Amorous Bugs - a classic Martin Gardner puzzle

This construction models a generalized case of the following Martin Gardner puzzle:
Four bugs –A, B, C, and D– occupy the corners of a square 10 inches on a side. Each bug is attracted to one of its immediate neighbors. Simultaneously A crawls directly toward B, B toward C, C toward D, and D toward A. If all four bugs crawl at the same constant rate, they will describe four congruent logarithmic spirals which meet at the corner of the square. How far does each bug travel before they meet? The problem can be solved without calculus.
SPOILERS AHEAD: The solution is provided below the GeoGebra construction. Furthermore, checking the "show paths" box in the construction will reveal the logarithmic spirals and the general-case ratio of path length to polygon side length. If you're not already familiar with this puzzle, consider attempting it first before proceeding. Most of the sliders and other controls are best understood by playing with them. However, it may not be obvious that the "R0" slider determines the radius of the circle that passes through all vertices of the starting polygon. For a general case, this seemed more sensible to me than having a slider that directly controls the polygon side lengths. Note: When animating the θ slider, the bugs do NOT move at constant linear speeds along their paths. Instead, the bugs experience an exponential decay in their speeds, but this may not be evident since the construction zooms in exponentially. Although this doesn't capture the true premise of the puzzle, it makes for a better animation. And yes, apparently these magical bugs also scale down in size exponentially as we zoom in :-)
Martin Gardner solution:
At any given instant the four bugs form the corners of a square which shrinks and rotates as the bugs move closer together. The path of each pursuer will therefore at all times be perpendicular to the path of the pursued. This tells us that as A, for example, approaches B, there is no component in B's motion which carries B toward or away from A. Consequently A will capture B in the same time that it would take if B had remained stationary. The length of each spiral path will be the same as the side of the square: 10 inches. If three bugs start from the corners of an equilateral triangle, each bug's motion will have a component of 1/2 (the cosine of a 60° angle is 1/2) its velocity that will carry it toward its pursuer. Two bugs will therefore have a mutual approach speed of 3/2 velocity. The bugs meet at the center of the triangle after a time interval equal to twice the side of the triangle divided by three times the velocity, each tracing a path that is 2/3 the length of the triangle's side.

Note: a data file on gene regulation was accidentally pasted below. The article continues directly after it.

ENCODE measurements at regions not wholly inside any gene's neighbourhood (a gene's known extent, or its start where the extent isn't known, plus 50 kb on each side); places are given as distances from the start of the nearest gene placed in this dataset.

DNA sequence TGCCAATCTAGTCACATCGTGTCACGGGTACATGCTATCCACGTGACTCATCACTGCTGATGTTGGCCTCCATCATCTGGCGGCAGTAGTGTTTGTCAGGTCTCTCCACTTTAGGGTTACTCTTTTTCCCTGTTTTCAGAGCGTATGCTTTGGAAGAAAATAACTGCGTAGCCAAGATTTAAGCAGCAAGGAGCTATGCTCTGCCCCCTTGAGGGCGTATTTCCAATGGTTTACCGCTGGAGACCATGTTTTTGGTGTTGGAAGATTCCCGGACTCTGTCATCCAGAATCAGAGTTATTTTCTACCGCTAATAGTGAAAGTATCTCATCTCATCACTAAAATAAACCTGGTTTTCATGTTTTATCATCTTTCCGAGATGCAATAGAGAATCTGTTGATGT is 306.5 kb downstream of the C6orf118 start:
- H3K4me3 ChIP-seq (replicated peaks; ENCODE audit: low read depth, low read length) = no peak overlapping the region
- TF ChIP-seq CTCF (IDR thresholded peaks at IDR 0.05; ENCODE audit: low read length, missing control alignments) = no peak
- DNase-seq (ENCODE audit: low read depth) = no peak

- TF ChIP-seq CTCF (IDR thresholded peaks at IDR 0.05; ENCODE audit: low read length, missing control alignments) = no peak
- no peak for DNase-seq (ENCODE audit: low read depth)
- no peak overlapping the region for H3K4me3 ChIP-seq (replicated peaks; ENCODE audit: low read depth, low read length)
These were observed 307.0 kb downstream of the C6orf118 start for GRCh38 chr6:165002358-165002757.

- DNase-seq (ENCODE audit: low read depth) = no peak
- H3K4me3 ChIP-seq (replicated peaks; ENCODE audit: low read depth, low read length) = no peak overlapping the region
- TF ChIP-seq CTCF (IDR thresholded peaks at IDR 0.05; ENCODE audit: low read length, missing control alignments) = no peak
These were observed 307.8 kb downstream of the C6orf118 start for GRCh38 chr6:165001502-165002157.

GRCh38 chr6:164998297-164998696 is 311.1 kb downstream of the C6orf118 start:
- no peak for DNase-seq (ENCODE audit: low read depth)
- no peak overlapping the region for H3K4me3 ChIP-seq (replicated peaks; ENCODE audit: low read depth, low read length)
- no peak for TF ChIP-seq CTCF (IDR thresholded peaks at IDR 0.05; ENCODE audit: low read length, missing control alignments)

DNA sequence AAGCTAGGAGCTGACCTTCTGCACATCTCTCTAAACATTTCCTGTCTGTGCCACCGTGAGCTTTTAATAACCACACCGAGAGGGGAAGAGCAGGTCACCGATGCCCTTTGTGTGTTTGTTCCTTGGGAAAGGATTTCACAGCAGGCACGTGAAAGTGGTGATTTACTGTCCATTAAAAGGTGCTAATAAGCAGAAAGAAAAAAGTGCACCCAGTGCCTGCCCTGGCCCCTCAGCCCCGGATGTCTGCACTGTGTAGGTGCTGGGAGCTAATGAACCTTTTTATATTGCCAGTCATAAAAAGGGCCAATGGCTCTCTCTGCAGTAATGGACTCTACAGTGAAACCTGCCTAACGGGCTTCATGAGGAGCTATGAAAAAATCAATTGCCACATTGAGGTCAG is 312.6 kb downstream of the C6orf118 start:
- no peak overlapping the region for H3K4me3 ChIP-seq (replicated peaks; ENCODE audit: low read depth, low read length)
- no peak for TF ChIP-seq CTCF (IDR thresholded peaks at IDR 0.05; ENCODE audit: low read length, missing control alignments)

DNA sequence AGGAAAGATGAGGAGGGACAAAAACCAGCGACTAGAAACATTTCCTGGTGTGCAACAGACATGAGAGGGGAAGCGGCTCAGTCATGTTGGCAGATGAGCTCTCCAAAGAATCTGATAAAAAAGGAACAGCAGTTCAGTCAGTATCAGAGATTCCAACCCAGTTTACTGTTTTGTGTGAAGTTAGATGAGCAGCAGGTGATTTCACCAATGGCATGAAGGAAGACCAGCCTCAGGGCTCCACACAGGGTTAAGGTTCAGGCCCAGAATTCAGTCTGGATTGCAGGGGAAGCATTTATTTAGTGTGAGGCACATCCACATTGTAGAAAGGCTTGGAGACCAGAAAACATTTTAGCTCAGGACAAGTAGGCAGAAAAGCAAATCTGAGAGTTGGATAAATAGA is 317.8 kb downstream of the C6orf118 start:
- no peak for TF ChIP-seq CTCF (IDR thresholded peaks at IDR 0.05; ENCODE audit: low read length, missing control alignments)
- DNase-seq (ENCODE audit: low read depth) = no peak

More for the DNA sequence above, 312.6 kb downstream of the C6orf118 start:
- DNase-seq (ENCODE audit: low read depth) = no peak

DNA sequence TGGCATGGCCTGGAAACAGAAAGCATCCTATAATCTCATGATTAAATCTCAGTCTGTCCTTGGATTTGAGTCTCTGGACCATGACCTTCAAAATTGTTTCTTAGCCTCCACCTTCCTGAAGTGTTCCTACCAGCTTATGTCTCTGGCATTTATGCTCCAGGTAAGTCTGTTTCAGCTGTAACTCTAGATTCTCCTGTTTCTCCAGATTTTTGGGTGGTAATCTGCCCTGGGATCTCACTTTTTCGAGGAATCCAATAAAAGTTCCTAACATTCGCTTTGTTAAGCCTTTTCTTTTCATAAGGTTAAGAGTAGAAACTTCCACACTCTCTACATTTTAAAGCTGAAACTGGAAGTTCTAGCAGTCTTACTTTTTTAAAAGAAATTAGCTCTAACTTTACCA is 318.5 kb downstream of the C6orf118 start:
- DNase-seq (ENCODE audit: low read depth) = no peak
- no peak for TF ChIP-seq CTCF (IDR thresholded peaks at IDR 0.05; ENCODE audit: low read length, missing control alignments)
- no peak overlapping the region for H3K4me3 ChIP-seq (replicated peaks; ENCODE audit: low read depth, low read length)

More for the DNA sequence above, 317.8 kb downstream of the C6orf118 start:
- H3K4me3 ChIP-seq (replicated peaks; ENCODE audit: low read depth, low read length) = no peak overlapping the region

Generally, n bugs at the corners of an n-sided polygon will lead to each bug tracing a path that is the length of the original polygon's side. Be sure to notice that logarithmic spirals are "self-similar." No matter how far you zoom in, the size and shape of each path appears identical to how it did before you started the zoom. If there were no scaling on the coordinate axes, you'd have no clue how far you had zoomed in! Also, theoretically, these paths can only reach the center of the original polygon (i.e. the origin) upon spiraling infinitely-many rotations inward.